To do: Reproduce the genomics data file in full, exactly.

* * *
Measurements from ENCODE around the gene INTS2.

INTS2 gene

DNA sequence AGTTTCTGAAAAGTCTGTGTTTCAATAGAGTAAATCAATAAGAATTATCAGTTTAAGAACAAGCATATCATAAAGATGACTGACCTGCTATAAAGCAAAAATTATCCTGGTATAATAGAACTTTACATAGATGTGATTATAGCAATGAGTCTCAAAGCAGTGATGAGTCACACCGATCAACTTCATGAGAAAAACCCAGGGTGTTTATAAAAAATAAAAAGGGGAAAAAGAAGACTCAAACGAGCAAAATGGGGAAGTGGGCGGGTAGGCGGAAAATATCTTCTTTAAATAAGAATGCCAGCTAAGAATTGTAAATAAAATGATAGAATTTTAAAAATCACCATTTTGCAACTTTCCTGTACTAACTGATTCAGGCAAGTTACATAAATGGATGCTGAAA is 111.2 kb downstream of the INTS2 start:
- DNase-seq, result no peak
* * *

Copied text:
Measurements from ENCODE around the gene INTS2.

INTS2 gene

DNA sequence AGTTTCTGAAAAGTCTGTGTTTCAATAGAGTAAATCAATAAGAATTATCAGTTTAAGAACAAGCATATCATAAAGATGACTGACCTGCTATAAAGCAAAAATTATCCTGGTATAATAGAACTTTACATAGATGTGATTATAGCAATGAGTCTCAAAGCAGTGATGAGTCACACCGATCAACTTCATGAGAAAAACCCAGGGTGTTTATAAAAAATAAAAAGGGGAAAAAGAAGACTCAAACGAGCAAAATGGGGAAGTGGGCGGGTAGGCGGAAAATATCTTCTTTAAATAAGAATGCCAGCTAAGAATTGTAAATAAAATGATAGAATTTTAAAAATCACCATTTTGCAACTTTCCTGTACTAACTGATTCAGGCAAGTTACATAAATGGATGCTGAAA is 111.2 kb downstream of the INTS2 start:
- DNase-seq, result no peak